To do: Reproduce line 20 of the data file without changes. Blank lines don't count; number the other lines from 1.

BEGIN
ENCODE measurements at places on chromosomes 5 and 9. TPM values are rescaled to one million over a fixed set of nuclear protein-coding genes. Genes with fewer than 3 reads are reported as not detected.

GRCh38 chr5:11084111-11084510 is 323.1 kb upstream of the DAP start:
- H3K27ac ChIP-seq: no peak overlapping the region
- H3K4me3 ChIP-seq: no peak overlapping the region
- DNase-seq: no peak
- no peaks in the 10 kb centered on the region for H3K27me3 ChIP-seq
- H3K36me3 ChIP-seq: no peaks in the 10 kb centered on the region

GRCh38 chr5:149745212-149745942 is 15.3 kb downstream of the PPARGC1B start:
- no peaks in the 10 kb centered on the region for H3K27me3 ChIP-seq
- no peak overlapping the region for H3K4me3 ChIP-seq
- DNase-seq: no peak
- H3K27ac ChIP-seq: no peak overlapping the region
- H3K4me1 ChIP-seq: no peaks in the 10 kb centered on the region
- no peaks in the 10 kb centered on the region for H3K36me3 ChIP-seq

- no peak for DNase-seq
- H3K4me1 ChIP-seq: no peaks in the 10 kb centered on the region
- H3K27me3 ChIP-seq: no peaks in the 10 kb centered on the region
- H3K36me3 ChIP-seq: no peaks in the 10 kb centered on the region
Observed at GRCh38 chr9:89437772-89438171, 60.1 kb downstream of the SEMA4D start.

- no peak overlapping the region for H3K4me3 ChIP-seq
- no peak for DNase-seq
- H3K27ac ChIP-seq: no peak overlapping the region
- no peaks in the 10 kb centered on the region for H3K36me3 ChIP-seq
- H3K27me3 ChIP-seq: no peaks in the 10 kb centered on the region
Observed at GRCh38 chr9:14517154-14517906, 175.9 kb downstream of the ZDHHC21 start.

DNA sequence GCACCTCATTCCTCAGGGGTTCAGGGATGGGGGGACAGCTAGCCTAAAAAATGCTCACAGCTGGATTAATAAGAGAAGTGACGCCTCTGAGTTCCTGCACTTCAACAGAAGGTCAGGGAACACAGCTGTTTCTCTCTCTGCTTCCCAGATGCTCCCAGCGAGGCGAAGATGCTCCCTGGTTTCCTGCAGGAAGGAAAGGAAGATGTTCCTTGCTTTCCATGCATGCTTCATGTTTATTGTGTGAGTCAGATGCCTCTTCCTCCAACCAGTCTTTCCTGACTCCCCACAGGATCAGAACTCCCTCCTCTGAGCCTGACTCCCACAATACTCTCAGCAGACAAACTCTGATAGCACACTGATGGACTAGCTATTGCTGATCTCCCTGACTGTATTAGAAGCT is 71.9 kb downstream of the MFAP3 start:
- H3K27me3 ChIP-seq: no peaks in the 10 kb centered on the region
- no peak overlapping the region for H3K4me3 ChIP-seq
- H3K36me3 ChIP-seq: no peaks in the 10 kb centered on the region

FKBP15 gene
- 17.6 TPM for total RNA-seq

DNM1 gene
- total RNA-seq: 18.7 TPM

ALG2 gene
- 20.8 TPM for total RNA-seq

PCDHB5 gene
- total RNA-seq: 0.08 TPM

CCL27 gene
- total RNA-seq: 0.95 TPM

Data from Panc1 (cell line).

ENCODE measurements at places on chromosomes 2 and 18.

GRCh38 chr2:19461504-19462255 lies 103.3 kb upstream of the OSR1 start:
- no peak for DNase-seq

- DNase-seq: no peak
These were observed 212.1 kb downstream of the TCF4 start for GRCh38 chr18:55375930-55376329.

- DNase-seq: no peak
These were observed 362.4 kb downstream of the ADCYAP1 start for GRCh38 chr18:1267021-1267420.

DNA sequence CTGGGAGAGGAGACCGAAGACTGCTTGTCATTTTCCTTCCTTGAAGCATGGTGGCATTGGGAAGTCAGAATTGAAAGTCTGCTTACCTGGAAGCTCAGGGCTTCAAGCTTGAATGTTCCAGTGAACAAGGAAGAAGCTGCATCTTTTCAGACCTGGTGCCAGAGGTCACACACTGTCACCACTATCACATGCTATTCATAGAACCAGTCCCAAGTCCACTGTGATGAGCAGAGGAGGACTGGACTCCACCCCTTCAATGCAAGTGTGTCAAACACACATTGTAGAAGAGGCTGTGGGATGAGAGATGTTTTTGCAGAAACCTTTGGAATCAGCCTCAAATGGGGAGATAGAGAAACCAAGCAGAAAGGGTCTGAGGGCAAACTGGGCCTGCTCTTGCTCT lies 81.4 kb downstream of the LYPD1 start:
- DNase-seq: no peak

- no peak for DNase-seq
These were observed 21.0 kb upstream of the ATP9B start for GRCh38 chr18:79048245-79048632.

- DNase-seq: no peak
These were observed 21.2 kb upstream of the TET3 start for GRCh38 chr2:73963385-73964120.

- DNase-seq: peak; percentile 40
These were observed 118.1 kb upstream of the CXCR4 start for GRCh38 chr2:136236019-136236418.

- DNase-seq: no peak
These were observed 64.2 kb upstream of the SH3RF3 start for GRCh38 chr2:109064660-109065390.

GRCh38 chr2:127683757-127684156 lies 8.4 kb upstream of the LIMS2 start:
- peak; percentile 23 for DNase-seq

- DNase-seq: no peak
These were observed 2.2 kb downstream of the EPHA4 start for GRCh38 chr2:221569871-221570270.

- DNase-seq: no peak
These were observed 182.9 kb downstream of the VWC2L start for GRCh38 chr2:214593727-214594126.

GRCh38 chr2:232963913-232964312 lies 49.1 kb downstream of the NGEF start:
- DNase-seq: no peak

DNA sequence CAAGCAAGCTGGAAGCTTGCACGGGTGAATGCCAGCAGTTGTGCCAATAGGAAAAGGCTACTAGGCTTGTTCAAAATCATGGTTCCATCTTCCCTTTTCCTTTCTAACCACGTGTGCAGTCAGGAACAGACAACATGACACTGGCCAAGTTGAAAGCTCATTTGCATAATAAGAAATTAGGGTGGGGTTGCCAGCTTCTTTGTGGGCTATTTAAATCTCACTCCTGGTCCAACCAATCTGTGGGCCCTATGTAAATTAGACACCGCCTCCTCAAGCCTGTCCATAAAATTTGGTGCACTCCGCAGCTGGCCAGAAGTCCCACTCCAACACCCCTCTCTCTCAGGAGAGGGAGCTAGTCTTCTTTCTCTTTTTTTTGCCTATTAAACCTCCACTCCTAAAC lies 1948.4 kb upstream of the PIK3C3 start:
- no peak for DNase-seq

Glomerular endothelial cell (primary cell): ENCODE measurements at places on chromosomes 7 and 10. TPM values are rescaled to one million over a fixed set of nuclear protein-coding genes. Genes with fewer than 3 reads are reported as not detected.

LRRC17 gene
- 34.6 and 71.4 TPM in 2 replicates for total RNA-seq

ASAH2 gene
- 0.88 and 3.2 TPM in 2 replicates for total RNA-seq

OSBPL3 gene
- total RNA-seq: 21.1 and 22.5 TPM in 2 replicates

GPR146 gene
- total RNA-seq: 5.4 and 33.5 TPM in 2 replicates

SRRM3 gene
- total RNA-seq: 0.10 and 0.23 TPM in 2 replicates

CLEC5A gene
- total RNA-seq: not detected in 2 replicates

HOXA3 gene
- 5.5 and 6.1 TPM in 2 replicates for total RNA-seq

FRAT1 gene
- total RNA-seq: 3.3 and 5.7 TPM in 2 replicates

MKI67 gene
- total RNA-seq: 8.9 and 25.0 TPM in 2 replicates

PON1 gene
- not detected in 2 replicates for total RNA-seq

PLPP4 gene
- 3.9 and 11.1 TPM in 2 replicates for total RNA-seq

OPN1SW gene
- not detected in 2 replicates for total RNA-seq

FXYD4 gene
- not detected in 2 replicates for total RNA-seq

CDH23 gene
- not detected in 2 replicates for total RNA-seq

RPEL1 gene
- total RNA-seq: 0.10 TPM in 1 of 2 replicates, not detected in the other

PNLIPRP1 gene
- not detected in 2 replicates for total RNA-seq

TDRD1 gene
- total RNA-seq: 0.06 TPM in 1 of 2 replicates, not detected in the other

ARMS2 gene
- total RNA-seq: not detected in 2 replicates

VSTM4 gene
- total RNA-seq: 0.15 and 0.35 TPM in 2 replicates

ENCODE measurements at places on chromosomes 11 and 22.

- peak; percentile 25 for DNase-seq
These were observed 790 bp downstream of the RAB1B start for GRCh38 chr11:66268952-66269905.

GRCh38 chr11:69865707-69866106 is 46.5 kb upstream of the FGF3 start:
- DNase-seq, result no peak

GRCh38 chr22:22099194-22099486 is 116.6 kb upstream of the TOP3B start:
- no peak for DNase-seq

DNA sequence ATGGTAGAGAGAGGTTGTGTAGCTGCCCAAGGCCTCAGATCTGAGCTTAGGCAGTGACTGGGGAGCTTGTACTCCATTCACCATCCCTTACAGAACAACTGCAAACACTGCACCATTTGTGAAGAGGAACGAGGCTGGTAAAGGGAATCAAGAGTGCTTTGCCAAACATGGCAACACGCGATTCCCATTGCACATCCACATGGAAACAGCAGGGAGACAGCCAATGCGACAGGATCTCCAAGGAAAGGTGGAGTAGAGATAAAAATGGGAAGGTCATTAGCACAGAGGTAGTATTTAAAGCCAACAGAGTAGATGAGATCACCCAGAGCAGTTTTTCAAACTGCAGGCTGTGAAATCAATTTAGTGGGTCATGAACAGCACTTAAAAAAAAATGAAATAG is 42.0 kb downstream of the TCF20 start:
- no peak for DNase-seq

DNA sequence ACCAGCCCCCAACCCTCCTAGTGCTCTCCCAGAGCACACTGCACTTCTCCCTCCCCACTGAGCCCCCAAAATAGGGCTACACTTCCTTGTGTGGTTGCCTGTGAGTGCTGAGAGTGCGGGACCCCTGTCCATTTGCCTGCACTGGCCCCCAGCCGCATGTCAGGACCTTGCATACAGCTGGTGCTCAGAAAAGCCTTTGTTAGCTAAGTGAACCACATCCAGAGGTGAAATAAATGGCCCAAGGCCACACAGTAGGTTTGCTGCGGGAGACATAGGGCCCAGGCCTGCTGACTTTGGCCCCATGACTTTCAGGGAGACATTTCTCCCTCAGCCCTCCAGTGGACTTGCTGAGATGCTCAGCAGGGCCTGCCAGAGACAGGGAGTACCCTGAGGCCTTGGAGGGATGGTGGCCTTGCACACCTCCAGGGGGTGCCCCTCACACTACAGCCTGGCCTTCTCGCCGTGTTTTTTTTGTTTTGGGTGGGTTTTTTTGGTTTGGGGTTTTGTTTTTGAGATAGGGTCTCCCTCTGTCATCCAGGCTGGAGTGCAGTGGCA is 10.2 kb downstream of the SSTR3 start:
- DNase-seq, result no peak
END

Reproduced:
- no peak overlapping the region for H3K4me3 ChIP-seq